As a sculptor I see myself as a crossing point. I see myself as the terrain where the tragic experience of the victims of violence, the material traces left in objects, and some contemporary thinking, meet. To begin a piece, there is first of all a testimony. Then comes the material object, that has traces of every day life, and my intuition is guided by the reading of a thinker— many authors accompany me in silent collaboration.
The first conscious decision I make as an artist is to be immersed in a world where contemplation, distance and indifference are not possible. I decided to live in Colombia, a country at war. I believe that in order to comprehend our situation, our reality, it is not enough to define it or analyze it from a comfortable distance. It is essential to find ourselves in an sensible disposition towards that reality. To think a specific reality is no longer to contemplate it, but to commit oneself to it as the Philosopher Emmanuel Levinas wrote: “To be engulfed by that which one thinks, to be involved, this is the dramatic event of-being-in-the-world”. Therefore, I decided to be involved in the world of tragedy, the world of political violence.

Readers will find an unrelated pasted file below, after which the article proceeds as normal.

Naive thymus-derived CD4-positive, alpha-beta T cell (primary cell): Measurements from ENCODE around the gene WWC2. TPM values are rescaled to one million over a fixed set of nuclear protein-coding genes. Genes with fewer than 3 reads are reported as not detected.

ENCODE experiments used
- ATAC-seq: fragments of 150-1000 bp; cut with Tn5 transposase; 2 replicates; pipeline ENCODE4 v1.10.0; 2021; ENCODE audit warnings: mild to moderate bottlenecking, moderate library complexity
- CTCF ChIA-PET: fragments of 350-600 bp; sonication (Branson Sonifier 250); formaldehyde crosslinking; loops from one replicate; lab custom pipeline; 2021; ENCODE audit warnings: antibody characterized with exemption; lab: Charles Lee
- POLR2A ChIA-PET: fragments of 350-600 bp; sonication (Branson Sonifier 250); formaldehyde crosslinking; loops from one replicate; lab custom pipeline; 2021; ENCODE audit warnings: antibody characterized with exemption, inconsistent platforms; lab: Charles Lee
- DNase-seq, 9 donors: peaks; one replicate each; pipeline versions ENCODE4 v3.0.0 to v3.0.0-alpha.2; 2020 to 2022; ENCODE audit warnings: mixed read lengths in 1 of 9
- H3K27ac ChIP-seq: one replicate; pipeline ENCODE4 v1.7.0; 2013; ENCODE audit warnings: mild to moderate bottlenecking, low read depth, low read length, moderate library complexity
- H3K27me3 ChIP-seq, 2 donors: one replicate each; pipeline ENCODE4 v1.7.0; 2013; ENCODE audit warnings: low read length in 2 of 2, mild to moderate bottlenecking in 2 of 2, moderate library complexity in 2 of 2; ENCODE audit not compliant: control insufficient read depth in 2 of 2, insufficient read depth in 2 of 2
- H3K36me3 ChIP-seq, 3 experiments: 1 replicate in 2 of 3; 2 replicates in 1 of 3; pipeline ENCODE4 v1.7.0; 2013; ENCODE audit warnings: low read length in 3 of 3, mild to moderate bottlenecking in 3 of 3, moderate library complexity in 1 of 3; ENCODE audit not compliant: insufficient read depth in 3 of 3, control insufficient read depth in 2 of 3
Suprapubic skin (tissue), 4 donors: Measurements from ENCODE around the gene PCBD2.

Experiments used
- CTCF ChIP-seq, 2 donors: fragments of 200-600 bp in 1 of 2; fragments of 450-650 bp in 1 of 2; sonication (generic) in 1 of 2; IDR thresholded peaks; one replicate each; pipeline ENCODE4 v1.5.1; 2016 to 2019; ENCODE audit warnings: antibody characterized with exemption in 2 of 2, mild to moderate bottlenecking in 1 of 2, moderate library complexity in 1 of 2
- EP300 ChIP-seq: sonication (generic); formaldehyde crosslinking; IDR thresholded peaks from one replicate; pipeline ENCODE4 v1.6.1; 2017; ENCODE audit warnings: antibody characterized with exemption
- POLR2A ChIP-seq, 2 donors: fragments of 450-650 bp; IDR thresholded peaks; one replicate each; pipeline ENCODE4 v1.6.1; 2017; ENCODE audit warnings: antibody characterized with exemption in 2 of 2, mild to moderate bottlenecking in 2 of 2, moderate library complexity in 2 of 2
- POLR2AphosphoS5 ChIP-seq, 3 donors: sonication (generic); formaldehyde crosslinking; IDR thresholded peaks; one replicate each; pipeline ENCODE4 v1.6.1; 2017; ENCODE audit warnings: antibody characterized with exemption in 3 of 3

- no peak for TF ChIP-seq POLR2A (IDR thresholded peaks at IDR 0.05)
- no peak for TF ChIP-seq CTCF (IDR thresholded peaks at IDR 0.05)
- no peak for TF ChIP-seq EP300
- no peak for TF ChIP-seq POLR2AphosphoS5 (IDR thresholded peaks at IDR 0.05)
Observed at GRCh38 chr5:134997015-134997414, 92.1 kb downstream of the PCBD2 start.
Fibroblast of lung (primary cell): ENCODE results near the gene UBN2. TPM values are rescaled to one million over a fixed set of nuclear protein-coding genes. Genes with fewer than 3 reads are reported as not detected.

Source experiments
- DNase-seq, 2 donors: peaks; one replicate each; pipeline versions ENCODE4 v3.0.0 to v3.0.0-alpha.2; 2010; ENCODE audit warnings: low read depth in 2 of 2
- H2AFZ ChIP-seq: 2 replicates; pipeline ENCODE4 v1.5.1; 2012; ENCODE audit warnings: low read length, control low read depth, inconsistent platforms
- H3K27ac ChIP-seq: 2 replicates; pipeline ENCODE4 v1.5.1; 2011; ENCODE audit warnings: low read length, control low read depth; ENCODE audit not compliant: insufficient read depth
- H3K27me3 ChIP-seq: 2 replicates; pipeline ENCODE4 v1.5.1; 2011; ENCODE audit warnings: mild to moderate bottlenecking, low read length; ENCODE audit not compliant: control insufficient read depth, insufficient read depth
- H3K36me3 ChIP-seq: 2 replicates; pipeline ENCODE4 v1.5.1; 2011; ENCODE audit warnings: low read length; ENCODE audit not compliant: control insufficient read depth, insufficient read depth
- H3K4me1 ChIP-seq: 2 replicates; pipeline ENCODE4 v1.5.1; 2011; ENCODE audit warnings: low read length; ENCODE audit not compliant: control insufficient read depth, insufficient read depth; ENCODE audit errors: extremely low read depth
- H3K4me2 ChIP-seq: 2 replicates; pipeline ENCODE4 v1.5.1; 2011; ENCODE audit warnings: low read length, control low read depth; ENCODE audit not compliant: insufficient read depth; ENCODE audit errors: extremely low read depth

My task as an artist is to make sense out of brutal facts. My work is an attempt to make violent reality intelligible—needless to say that a lifetime is not enough for such a task-. In the third world we are well aware that human beings do not triumph over external reality, we must produce meaning out of the tensions and chaos generated by our harsh conditions. Making art is a way of understanding, a way of comprehending reality. It is because human actions can become intelligible or have been rendered intelligible, that there is humanity.
Searching for humanity, searching for what is purely human in the middle of inhuman acts and inhuman conditions is what has guided my work. But, what is that element that we can identified as purely human? Where can we find it? I found an answer to these questions in the writings of the philosopher Franz Rosenzweig. He explains that what is purely human, is what is equal in all of us, and this purely human element is awakened in tragedy.
The common element in all of us is humanness, the human element equal in all of us, is not to be found in the peculiarities or in the personality of the individual, nor in race, religion or cultural differences. It is found in the self, the self within man, is what is mute and universal—the self as the expression of the human condition.